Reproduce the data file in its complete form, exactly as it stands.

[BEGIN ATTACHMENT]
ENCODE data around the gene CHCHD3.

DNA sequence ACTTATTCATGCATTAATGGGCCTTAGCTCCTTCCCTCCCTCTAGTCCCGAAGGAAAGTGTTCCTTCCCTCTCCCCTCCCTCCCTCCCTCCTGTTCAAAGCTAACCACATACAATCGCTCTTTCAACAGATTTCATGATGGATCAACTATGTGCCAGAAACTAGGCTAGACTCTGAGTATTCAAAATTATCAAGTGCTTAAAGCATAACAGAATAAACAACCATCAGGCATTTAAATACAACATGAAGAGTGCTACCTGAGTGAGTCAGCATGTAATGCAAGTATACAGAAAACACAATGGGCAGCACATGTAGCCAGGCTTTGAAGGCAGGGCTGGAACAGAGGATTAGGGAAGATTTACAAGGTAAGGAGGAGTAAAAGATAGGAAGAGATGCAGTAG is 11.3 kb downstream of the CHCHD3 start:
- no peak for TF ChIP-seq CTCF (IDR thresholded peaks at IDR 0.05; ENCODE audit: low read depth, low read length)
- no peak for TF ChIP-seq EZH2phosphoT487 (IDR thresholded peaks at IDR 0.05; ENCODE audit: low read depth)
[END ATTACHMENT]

ENCODE data around the gene CHCHD3.

DNA sequence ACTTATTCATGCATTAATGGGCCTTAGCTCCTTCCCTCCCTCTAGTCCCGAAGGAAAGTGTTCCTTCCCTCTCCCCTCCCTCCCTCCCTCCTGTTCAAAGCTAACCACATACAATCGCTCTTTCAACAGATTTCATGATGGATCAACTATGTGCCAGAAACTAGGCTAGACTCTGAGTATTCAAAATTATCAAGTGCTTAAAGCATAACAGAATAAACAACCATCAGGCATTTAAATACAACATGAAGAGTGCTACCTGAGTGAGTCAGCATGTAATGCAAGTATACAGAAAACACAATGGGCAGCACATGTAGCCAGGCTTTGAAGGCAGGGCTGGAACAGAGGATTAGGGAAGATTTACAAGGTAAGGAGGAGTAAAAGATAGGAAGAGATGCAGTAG is 11.3 kb downstream of the CHCHD3 start:
- no peak for TF ChIP-seq CTCF (IDR thresholded peaks at IDR 0.05; ENCODE audit: low read depth, low read length)
- no peak for TF ChIP-seq EZH2phosphoT487 (IDR thresholded peaks at IDR 0.05; ENCODE audit: low read depth)